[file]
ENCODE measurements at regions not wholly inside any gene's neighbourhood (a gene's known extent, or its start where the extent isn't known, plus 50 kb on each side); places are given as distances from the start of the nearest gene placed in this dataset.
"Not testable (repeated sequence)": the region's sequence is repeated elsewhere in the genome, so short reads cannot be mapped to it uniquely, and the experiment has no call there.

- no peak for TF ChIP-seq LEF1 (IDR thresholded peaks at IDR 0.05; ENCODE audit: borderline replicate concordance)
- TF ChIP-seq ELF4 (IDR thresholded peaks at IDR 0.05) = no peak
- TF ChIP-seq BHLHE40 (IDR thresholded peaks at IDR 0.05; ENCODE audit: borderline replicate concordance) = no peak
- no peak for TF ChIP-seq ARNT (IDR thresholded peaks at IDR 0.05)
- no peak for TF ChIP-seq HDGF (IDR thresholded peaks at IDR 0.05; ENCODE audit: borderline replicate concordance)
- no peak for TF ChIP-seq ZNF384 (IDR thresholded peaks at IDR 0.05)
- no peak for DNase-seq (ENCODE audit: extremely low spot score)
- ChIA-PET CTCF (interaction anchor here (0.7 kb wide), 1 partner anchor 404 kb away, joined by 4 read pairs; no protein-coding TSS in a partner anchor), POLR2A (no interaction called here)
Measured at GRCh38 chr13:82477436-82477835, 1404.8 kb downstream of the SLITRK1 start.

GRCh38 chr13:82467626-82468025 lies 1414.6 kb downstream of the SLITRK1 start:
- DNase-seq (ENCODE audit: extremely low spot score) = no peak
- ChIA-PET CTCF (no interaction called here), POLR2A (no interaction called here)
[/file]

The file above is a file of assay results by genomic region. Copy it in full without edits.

ENCODE measurements at regions not wholly inside any gene's neighbourhood (a gene's known extent, or its start where the extent isn't known, plus 50 kb on each side); places are given as distances from the start of the nearest gene placed in this dataset.
"Not testable (repeated sequence)": the region's sequence is repeated elsewhere in the genome, so short reads cannot be mapped to it uniquely, and the experiment has no call there.

- no peak for TF ChIP-seq LEF1 (IDR thresholded peaks at IDR 0.05; ENCODE audit: borderline replicate concordance)
- TF ChIP-seq ELF4 (IDR thresholded peaks at IDR 0.05) = no peak
- TF ChIP-seq BHLHE40 (IDR thresholded peaks at IDR 0.05; ENCODE audit: borderline replicate concordance) = no peak
- no peak for TF ChIP-seq ARNT (IDR thresholded peaks at IDR 0.05)
- no peak for TF ChIP-seq HDGF (IDR thresholded peaks at IDR 0.05; ENCODE audit: borderline replicate concordance)
- no peak for TF ChIP-seq ZNF384 (IDR thresholded peaks at IDR 0.05)
- no peak for DNase-seq (ENCODE audit: extremely low spot score)
- ChIA-PET CTCF (interaction anchor here (0.7 kb wide), 1 partner anchor 404 kb away, joined by 4 read pairs; no protein-coding TSS in a partner anchor), POLR2A (no interaction called here)
Measured at GRCh38 chr13:82477436-82477835, 1404.8 kb downstream of the SLITRK1 start.

GRCh38 chr13:82467626-82468025 lies 1414.6 kb downstream of the SLITRK1 start:
- DNase-seq (ENCODE audit: extremely low spot score) = no peak
- ChIA-PET CTCF (no interaction called here), POLR2A (no interaction called here)